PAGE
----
Art Life , Exhibitions May 17, 2013 1 Comment

From Andrew Frost

In Paul Snell’s show Chromophobia the artist has taken on a complex task: questioning the image as a self-referential object. The works in the show are colourful and large, most are rectangular with two circular and two square pieces. Their titles offer few clues on how we’re meant to interpret their meaning – Lull, Trace and Drift – and with their densely arranged stripes there’s a suggestion that these patterns have been made with computers, or perhaps capture some kind of movement, like a time-lapse photograph or a vector diagram. Everything else is just guesswork.


The abstract image, like the abstract painting or sculpture, is a strange object. There’s the meaning we associate with them – decorative patterns or spiritually significant mandalas perhaps – and that meaning is associative. How much of the meaning of these works is inherent to the object itself? An educated guess might be none -we can simply enjoy these works for the optically dazzling fields they present. Or maybe they do have some inherent meaning, and it’s our job to work it out. Either way, Snell’s exhibition achieves what it sets out to do.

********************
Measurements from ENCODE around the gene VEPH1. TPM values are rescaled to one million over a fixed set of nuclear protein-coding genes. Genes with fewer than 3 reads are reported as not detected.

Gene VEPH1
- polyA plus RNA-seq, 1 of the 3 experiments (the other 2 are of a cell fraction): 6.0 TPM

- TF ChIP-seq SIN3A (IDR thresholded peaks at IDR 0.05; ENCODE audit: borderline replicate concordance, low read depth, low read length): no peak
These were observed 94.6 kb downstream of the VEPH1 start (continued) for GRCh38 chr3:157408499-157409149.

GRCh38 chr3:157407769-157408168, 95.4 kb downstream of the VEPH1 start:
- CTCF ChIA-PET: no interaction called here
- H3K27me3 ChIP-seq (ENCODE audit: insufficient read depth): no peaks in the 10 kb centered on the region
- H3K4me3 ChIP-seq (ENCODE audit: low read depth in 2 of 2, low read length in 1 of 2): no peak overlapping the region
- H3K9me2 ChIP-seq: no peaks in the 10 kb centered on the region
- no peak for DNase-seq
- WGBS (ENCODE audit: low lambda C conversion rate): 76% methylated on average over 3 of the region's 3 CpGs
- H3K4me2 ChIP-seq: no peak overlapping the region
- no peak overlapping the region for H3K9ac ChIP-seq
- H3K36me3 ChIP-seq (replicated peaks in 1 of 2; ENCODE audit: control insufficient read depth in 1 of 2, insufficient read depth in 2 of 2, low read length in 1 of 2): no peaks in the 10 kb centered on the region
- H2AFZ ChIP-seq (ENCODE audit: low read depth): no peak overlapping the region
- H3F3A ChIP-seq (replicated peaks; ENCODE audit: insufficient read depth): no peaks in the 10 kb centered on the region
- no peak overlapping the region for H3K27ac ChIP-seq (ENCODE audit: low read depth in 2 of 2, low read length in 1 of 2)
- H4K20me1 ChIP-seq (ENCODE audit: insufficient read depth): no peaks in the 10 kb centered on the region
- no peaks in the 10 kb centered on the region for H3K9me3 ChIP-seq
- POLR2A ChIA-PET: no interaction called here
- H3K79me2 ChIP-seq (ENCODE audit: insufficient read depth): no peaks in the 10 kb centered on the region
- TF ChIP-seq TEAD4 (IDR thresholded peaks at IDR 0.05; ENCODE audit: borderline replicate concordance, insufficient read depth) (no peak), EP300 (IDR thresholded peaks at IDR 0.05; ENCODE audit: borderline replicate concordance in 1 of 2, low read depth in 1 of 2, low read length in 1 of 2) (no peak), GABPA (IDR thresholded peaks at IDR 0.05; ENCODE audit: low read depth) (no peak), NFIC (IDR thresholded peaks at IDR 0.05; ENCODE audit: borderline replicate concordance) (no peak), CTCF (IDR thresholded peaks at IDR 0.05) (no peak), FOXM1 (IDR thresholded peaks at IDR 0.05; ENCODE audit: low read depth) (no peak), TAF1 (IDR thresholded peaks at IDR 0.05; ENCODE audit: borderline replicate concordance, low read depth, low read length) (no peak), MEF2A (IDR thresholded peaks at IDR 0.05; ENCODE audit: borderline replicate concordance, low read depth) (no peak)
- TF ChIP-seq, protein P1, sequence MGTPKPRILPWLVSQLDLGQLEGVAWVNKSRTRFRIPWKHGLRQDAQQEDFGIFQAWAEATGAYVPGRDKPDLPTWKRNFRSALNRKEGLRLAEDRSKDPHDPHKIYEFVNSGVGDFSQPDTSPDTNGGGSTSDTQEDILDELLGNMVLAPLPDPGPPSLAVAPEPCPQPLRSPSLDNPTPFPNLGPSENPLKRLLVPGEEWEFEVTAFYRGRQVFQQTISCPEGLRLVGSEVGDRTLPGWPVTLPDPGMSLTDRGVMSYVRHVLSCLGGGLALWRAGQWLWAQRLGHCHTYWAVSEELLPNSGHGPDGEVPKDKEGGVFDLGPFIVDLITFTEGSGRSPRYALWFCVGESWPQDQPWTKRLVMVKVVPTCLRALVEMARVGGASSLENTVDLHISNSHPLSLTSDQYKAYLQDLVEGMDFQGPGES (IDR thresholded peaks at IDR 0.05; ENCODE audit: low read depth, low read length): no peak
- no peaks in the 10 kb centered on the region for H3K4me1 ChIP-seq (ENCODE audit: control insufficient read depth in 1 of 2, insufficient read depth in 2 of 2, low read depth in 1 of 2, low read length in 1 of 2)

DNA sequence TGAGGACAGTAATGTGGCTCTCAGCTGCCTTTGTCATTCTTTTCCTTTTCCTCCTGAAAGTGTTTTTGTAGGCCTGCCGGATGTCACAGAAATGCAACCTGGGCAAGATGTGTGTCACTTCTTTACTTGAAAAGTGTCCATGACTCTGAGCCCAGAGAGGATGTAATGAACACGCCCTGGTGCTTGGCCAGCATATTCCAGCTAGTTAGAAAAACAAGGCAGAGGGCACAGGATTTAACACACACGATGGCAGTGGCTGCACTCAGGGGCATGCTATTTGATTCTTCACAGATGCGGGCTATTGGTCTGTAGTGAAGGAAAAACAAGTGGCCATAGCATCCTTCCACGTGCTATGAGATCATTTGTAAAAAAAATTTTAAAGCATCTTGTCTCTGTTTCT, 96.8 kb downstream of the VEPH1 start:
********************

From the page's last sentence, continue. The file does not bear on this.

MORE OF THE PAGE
Until June 1
Rex-Livingston Art Dealer, Surry Hills.
Pic: Paul Snell, Pulse, 2013. Lambda metallic print, face mounted plexiglass, 120 x 120cm. Courtesy Rex-Livingston Art Dealer.

Tags :

Andrew Frost

One Comments

  1. Snell’s works are as you say, dazzling works and may be they are a riff on the Op Art movement of long ago. They are beautifully presented and the perspex adds to the flash. It is a brave show by the artist and the gallery at a time when prints seem to be so out of fashion. Although I am primarily a sculptor, I have recently been experimenting with digital art, but I am finding it difficult to market in Oz. It seems to have gained some acceptance in USA and Germany, but we are lagging here. Oddly I have had sales ex my website to of all places, Mumbai, India. Go figure.

Leave a Reply

Your email address will not be published. Required fields are marked *

This site uses Akismet to reduce spam. Learn how your comment data is processed.